As I sat and read “The New Jim Crow” by Michelle Alexander for the first time, a plethora of thoughts ran through my mind at a million miles per hour. All I could think about were the two recent criminal cases: Michael Brown and Eric Garner. Both cases involved a police officer killing an African American male, and neither of the police officers were indicted of homicide (proven guilty). The details behind the killing of these black males is controversial and, depending on who you are talking to, can be skewed in different directions. Were these men targeted because they were black males? Would a white male be choked to death because they could have stolen cigarettes? Are is the fact that they were criminals, the reason why they were killed? The fact of the matter is that I have never questioned our legal system, regarding race, until after reading “The New Jim Crow.”
First, Alexander’s article states, “we use our criminal justice system to label people of color ‘criminals’ and then engage in all in all the practices we supposedly left behind.”(8) This statement goes along to support Alexander’s claim that certain people are limited to make choices regarding their lives because of the status quo in our country. In today’s world, people that are labeled “felons”, usually African Americans, are discriminated against from the time they commit a crime until the day they die, and this follows the old forms of discrimination against African Americans. The individuals labeled “felons” are discriminated within housing, the right to vote, employment, and even the exclusion from jury service- which is legal for a “felon”. I do not agree with the fact that individuals who may have committed a small crime can still be discriminated against ten years later. I mean after all, we are all human and have probably all committed some sort of a crime in our lives. But, I do not think that criminals should be gratified in any way for breaking the law. It is necessary for some major criminals to be discriminated against where they live and even where they work just for the safety of others. But criminals are ordinary people just like you that may have just been in the wrong place at the wrong time, and it is not right for respect to be loss towards them- although anyone you ask probably has less respect for a criminal than they do for an average human being. What about you? This new form of racism is what Alexander calls the “redesigning of racial caste”, and it allows racism to still be enforced legally.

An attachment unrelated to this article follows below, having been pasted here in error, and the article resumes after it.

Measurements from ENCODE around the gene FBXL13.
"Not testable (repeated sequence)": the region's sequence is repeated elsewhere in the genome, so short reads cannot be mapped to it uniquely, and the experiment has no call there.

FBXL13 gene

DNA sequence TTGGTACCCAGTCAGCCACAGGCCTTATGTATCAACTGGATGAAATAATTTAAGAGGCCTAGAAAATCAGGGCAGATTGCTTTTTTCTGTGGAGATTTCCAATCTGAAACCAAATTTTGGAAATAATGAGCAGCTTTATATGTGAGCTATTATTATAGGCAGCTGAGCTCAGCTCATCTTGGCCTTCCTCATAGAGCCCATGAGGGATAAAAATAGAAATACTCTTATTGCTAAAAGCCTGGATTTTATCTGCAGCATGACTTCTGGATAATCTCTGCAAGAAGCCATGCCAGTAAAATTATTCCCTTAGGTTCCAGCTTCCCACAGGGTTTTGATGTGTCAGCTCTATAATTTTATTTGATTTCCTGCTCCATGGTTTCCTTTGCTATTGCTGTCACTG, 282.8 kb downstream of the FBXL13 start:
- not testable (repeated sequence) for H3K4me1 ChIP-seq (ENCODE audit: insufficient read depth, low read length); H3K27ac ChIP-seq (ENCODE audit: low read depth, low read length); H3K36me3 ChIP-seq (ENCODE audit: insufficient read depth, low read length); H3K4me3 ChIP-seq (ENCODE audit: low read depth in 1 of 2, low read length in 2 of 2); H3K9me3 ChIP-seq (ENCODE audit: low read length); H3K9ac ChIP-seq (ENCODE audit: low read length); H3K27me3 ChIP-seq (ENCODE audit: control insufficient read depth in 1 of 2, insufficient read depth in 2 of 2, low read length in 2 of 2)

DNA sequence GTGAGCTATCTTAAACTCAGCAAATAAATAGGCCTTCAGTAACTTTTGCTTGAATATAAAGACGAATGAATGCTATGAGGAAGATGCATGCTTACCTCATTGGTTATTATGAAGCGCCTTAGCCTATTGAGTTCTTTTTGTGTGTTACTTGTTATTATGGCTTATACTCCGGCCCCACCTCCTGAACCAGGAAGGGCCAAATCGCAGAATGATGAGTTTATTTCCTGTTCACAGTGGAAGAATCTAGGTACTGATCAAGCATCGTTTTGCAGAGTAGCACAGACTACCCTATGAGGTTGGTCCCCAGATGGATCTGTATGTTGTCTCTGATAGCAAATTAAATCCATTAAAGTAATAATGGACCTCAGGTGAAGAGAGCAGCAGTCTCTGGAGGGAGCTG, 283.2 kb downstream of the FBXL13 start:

Still referring to the discrimination of felons, Alexander also talks a lot about how the incarceration rate in the United States is now the highest in the world, and the majority of the increase in imprisonment has been poor people of color. The highest rates of incarceration are found among black men, and the common answer to what accounts for this is crime rates. But, the interesting fact is that crime rates have been decreasing while the rates of incarceration are increasing. Here are a couple of facts:
- African Americans now constitute nearly 1 million of the total 2.3 million incarcerated population
- African Americans are incarcerated at nearly six times the rate of whites
So, do these facts point towards racism? When I come to think about it in my experiences and what I have seen, most of the individuals I see on television shows being arrested are black males. Most of the people that I see on the streets that are watched closely by the police are black males. When someone hears of a murder or a kidnapping, the first person that most people think of is, “I bet it was a black male”. Does our world contain hidden racism regarding crimes and the criminal justice system? I think that everyone may have a different answer. People say that the incarceration rates are due to the War on Drugs, but black drug dealers and users were the ones that we regularly saw in the newspapers and on TV. Drugs are everywhere, and they are used by every race. As a criminal justice major, I have always been taught that the laws and justice system treat all people the same. A felon is a felon, without regard to their race. If you commit a crime, you do the time. But felons are definitely discriminated against, and if most of the individuals that are felons-whether they stole a pack of gum or committed a murder- are African Americans, does this count as racism? Now that I think about it, the justice system does treat everyone the same when they are taken into custody, but what about how they get there?
This brings me back to the Michael Brown and Eric Garner cases in which I started with. Were these two men targeted to be “dangerous” because they were both black males? Would they have been looked at twice if they were white? These questions are now always running through my head as I sit in my Administrative Justice class as we talk about the common laws and uniform of policing, and to tell you the truth- I am not certain of the answer. I do not think that anyone is and will ever be certain of the answer. But we do know one thing for sure, and that is that the label of a “felon” is discriminated as much as being an African American was before the civil rights movement. Also, the incarceration rates- especially among black males- are climbing more and more each year. Is this a coincidence or is our justice system part of racial caste? That is for you to decide.
Michelle Alexander- “The New Jim Crow”
U.S. Incarceration Rate- http://www.prb.org/Publications/Articles/2012/us-incarceration.aspx